In The Apple Cart this equality is assumed. It is masked by a strong contrast of character and methods which has led my less considerate critics to complain that I have packed the cards by making the King a wise man and the minister a fool. But that is not at all the relation between the two. Both play with equal skill; and the King wins, not by greater astuteness, but because he has the ace of trumps in his hand and knows when to play it. As the prettier player of the two he has the sympathy of the audience. Not being as pampered and powerful as an operatic prima donna, and depending as he does not on some commercially valuable talent but on his conformity to the popular ideal of dignity and perfect breeding, he has to be trained, and to train himself, to accept good manners as an indispensable condition of his intercourse with his subjects, and to leave to the less highly placed such indulgences as tempers, tantrums, bullyings, sneerings, swearings, kickings: in short, the commoner violences and intemperances of authority.

His ministers have much laxer standards. It is open to them, if it will save their time, to get their own way by making scenes, flying into calculated rages, and substituting vulgar abuse for argument. A clever minister, not having had a royal training, will, if he finds himself involved in a duel with his king, be careful not to choose the weapons at which the king can beat him. Rather will he in cold blood oppose to the king's perfect behavior an intentional misbehavior and apparently childish petulance which he can always drop at the right moment for a demeanor as urbane as that of the king himself, thus employing two sets of weapons to the king's one. This gives him the advantages of his own training as a successful ambitious man who has pushed his way from obscurity to celebrity: a process involving a considerable use of the shorter and more selfish methods of dominating the feebly recalcitrant, the unreasonable, the timid, and the stupid, as well as a sharp sense of the danger of these methods when dealing with persons of strong character in strong positions.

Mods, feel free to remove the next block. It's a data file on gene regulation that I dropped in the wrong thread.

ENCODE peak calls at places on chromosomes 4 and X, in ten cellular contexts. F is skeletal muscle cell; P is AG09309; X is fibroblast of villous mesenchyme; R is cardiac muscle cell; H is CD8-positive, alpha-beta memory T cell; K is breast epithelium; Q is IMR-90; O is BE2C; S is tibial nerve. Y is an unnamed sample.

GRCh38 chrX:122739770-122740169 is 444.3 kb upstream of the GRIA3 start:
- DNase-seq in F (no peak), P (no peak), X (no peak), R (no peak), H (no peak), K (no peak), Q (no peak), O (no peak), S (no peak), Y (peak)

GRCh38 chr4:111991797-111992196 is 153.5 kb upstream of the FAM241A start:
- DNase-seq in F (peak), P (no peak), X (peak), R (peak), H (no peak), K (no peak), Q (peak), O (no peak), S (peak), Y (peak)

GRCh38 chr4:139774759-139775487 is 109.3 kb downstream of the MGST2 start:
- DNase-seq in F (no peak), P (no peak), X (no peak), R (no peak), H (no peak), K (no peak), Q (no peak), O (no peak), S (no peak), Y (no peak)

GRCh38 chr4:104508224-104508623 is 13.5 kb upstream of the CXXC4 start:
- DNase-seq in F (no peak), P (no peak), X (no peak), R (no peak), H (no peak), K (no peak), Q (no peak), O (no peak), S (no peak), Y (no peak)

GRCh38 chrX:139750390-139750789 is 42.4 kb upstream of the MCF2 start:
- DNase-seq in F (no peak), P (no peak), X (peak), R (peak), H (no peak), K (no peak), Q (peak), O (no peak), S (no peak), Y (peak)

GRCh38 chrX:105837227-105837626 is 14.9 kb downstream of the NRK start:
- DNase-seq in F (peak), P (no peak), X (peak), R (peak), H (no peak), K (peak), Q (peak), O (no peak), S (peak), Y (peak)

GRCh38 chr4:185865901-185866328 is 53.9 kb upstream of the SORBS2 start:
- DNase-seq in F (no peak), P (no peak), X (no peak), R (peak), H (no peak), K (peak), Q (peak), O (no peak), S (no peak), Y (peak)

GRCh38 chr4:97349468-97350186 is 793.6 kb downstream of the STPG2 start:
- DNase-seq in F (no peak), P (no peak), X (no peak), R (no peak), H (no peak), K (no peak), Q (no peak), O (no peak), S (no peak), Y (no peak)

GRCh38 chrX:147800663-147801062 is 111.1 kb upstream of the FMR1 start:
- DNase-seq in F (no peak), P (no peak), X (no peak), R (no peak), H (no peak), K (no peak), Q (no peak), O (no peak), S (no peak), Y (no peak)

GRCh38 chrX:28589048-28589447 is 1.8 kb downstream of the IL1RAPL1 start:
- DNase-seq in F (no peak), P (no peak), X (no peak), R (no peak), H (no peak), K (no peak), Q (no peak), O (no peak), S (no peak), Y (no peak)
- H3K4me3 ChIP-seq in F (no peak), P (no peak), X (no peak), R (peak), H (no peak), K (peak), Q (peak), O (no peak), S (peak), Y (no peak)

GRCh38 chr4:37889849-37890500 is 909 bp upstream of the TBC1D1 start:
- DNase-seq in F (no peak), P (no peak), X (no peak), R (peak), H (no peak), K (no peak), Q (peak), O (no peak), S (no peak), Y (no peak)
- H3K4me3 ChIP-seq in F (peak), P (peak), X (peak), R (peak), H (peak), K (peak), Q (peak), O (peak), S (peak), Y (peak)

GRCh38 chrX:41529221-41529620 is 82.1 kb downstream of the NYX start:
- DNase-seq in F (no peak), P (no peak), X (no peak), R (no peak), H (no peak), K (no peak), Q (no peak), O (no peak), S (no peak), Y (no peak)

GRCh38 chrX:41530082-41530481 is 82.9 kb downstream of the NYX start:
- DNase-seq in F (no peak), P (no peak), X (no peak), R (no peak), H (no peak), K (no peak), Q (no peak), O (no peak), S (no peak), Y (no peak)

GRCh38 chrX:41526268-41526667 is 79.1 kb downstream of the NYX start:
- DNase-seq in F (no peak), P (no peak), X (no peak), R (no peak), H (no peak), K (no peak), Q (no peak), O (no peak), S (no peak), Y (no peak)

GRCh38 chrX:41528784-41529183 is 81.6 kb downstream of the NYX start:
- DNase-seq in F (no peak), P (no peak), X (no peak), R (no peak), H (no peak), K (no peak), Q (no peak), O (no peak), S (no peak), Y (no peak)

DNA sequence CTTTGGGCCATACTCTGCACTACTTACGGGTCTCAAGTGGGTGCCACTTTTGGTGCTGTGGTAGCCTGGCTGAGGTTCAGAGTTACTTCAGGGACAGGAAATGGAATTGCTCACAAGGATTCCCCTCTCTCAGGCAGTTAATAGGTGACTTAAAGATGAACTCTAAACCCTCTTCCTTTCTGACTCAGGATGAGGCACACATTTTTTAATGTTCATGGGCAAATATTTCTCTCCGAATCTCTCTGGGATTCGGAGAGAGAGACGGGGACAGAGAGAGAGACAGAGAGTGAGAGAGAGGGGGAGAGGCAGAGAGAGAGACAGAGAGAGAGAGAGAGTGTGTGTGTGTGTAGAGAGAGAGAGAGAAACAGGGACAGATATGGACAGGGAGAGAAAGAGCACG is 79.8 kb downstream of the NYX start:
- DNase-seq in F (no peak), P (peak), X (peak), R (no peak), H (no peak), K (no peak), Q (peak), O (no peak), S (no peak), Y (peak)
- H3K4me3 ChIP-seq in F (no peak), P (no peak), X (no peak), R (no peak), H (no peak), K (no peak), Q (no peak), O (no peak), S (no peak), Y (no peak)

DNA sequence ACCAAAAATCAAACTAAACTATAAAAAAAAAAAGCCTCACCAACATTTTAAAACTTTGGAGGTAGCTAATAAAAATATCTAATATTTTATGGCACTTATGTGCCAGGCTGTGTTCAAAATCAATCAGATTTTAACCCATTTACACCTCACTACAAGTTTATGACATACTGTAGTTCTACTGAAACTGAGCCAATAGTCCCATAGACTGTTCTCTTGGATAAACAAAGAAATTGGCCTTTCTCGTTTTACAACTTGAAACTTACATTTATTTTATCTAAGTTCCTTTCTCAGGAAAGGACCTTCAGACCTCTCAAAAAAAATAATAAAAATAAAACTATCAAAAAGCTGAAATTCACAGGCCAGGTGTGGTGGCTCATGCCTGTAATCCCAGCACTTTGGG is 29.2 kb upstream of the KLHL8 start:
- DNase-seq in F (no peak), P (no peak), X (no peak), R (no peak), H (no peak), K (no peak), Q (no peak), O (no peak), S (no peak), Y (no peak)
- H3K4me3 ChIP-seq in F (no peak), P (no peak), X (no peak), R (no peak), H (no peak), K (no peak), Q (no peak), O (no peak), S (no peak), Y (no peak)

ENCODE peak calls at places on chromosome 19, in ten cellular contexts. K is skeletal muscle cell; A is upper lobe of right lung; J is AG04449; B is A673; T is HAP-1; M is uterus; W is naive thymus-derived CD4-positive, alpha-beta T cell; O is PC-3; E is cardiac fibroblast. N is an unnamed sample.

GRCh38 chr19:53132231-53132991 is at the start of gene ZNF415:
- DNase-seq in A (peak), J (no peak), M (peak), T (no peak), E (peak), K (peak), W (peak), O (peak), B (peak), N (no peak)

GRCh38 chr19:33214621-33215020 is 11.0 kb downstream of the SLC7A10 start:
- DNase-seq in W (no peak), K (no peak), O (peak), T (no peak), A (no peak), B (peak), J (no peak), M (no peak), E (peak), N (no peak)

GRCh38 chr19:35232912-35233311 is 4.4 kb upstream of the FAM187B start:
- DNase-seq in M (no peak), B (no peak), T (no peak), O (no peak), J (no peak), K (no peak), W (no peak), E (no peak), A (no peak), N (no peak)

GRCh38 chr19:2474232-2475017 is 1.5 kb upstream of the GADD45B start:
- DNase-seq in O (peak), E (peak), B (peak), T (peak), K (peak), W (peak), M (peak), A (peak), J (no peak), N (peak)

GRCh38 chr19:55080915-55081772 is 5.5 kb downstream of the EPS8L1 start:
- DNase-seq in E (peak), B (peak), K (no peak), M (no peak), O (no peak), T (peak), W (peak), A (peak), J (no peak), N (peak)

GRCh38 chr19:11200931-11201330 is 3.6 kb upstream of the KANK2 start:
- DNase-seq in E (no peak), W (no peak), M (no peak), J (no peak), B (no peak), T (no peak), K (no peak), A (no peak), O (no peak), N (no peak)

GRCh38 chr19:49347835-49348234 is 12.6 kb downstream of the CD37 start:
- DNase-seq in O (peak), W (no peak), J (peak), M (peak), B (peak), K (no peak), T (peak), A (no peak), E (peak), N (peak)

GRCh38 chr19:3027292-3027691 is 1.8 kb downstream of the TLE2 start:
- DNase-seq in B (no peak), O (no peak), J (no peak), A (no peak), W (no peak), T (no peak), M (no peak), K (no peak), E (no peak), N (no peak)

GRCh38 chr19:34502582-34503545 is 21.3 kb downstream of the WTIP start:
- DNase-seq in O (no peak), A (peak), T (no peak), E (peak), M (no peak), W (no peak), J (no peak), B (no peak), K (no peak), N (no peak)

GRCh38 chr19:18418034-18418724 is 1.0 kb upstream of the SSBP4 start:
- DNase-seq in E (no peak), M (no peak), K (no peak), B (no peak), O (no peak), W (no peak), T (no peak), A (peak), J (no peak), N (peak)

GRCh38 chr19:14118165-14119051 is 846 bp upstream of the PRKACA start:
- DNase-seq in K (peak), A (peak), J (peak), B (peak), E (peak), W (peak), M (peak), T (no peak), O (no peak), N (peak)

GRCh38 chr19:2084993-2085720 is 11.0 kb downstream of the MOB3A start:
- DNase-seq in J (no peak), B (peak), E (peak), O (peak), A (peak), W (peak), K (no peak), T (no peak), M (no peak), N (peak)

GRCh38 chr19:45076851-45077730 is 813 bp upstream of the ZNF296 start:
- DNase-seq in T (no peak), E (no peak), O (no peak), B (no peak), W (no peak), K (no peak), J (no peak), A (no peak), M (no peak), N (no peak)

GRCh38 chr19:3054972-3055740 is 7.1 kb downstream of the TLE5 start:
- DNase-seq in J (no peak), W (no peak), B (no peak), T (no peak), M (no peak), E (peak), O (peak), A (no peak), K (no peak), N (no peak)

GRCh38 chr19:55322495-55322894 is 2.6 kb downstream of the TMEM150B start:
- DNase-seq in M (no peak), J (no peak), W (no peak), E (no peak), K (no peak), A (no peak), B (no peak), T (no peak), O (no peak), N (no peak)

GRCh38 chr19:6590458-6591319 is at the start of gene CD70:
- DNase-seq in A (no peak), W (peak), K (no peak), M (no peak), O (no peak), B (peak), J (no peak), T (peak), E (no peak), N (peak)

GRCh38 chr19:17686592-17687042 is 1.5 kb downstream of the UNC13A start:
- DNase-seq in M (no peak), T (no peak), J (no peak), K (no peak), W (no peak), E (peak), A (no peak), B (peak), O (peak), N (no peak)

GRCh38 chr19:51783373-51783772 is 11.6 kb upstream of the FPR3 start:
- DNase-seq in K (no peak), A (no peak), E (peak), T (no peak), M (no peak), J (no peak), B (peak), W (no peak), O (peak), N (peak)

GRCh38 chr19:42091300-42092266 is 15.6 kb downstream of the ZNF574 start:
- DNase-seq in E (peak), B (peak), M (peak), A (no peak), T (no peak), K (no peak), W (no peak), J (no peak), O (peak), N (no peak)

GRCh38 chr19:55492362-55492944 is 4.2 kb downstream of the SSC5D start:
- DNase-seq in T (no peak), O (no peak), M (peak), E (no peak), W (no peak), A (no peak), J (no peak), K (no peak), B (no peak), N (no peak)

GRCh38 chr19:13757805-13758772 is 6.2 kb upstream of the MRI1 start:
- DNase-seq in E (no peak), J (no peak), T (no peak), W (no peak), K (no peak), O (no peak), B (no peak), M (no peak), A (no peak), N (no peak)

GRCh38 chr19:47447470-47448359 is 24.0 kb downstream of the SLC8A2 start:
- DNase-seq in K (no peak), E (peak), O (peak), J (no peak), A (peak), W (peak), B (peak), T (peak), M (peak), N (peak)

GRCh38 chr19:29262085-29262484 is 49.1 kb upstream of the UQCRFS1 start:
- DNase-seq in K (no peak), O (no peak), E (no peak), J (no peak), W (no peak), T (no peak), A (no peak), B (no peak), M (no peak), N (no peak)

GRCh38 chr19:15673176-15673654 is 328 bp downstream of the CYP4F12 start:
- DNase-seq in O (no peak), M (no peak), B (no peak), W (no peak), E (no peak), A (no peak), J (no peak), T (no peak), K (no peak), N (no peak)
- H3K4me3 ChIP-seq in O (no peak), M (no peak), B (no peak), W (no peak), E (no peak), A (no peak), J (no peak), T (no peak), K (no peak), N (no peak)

In this light the style of fighting adopted by the antagonists in the scrap between King Magnus and Mr Joseph Proteus is seen to be a plain deduction from their relative positions and antecedents, and not a manufactured contrast between democracy and royalty to the disadvantage of the former. Those who so mistook it are out of date. They still regard democracy as the under dog in the conflict. But to me it is the king who is doomed to be tragically in that position in the future into which the play is projected: in fact, he is visibly at least half in it already; and the theory of constitutional monarchy assumes that he is wholly in it, and has been so since the end of the seventeenth century.

Besides, the conflict is not really between royalty and democracy. It is between both and plutocracy, which, having destroyed the royal power by frank force under democratic pretexts, has bought and swallowed democracy. Money talks: money prints: money broadcasts: money reigns; and kings and labor leaders alike have to register its decrees, and even, by a staggering paradox, to finance its enterprises and guarantee its profits. Democracy is no longer bought: it is bilked. Ministers who are Socialists to the backbone are as helpless in the grip of Breakages Limited as its acknowledged henchmen: from the moment when they attain to what is with unintentional irony called power (meaning the drudgery of carrying on for the plutocrats) they no longer dare even to talk of nationalizing any industry, however socially vital, that has a farthing of profit for plutocracy still left in it, or that can be made to yield a farthing for it by subsidies.